Awash in negative headlines, public condemnation and government scrutiny, the pharmaceutical industry faces a public relations problem that, left untreated, could bring new regulations or sanctions either from governments or the courts. At the same time, though, the recent scandals over price gouging could offer an opportunity for responsible, research-based companies to distance themselves from the profiteers.
The industry has come under fire at a time of unprecedented innovation. As a physician who trained in the 1990s, I am in awe of the recent breakthroughs. Immuno-oncology drugs like Keytruda (pembrolizumab) and Opdivo (nivolumab) offer hope for patients with previously untreatable cancers. Entresto (sacubitril/valsartan) – the first novel treatment in over a decade for congestive heart failure, a condition deadlier than most cancers – was approved this year. There is a cure for many forms of Hepatitis C with Sovaldi (sofosbuvir) and vaccines for dengue fever and maybe even malaria may become available soon. More patients in developing countries than expected have access to antiretroviral drugs for HIV/AIDS and companies are devoting resources to achieving the same for the new scourge of noncommunicable diseases.
At the same time, some in the industry have been seeking to tackle the image problems. Overeager sales representatives are being reined in. Financial ties to physicians and clinical trial data are being disclosed. The main industry bodies in the United States, PhRMA and BIO, disowned Turing Pharmaceuticals, the company behind the notorious 5,000 percent price increase for Daraprim, a critical drug for certain infections in immunocompromised patients.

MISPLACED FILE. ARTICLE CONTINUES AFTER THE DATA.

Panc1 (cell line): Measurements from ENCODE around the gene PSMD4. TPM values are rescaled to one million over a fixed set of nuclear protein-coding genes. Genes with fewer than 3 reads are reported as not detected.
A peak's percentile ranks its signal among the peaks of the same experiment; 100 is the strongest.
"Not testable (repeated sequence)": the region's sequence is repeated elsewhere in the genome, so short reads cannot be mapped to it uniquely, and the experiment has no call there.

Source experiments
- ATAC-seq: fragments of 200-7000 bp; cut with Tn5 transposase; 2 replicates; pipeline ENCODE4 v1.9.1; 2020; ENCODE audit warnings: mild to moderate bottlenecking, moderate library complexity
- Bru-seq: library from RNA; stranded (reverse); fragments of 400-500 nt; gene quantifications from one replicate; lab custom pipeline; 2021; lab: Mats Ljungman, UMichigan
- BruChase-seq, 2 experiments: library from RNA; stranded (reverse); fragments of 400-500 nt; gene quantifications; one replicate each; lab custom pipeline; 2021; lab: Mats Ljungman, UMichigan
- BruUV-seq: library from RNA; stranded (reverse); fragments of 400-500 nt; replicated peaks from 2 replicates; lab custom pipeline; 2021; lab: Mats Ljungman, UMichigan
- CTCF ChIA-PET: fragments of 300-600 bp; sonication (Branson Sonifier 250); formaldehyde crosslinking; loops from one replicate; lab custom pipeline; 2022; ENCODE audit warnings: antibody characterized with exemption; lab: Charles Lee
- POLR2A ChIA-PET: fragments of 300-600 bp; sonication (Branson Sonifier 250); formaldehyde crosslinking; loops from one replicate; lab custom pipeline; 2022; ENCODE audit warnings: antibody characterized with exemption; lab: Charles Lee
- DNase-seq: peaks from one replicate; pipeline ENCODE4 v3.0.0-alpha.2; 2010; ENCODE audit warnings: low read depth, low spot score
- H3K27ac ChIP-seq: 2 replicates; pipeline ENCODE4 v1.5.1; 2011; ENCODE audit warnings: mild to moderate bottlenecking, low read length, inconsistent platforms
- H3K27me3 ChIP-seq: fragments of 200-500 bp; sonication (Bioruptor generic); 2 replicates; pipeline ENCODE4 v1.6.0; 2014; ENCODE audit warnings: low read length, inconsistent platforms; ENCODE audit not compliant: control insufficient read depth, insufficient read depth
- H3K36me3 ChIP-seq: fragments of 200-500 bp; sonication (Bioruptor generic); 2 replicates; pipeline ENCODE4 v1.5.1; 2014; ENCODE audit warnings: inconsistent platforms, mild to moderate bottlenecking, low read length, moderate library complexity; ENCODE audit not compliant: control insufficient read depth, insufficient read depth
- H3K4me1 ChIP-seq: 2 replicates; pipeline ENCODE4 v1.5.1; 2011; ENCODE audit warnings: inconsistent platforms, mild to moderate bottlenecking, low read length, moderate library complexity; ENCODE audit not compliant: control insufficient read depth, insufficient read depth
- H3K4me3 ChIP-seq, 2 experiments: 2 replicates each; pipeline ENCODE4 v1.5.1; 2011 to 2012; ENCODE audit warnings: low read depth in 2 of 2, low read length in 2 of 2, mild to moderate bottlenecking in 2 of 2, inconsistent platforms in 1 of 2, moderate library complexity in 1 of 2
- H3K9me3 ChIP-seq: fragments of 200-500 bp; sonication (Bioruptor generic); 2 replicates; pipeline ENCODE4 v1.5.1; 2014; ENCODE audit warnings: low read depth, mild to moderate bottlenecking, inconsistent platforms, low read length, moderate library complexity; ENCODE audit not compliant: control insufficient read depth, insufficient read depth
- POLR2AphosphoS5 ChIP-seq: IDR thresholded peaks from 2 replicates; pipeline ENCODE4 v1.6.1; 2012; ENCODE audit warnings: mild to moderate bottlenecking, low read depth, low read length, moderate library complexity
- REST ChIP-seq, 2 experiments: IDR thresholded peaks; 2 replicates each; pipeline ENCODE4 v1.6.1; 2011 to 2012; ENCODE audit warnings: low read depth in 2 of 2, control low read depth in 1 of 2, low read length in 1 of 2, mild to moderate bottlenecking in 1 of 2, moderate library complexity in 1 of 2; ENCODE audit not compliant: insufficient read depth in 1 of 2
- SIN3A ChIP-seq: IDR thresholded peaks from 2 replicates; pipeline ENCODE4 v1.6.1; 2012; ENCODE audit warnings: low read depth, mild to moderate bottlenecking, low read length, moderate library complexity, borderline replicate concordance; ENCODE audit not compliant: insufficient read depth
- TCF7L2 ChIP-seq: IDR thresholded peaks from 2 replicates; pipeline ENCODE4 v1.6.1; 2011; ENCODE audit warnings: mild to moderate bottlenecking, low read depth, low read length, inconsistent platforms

The press and trade publications strongly endorse workplace wellness programs as a good investment for employers. Soeren Mattke, a physician and RAND senior scientist, explains why his work tells a different story.
Why are workplace wellness programs so popular?
Because employers think the programs make business sense. They are supposed to improve employees’ health, increase their productivity, help control their chronic conditions, and reduce their risk of developing a chronic disease in the longer term. Employers believe that the dollars they spend on these programs will come back to them in avoided health care costs. For example, a recently published review suggested that employers gained three dollars in health care savings for every dollar spent on a workplace wellness program.
What does a typical workplace wellness program look like?
They usually have two components: lifestyle management and disease management. Lifestyle management focuses on employees with health risks such as smoking or obesity. The goal is to help employees reduce those risks, thus steering clear of serious disease down the line. In contrast, disease management is intended to support employees who already have a chronic disease by helping them take better care of themselves, e.g., reminding them to take their medications.
So are the programs living up to their press?
Perhaps in part. We recently published a study that included almost 600,000 employees at seven firms. We found that lifestyle management reduced health risk, like smoking and obesity, but no evidence that it lowered employers’ health care spending. Our new analysis extends that finding. Looking at 10 years worth of data from a Fortune 100 employer, we found that its program generated a reduction of about $30 per member, per month in health care costs. But disease management was responsible for 87 percent of the savings.
How does this disparity translate into return on employer’s investment?
The return on investment is strikingly different. For the disease management component, the employer earned a $3.80 return for every dollar invested in the program. For lifestyle management, the return was only $.25 for every dollar invested.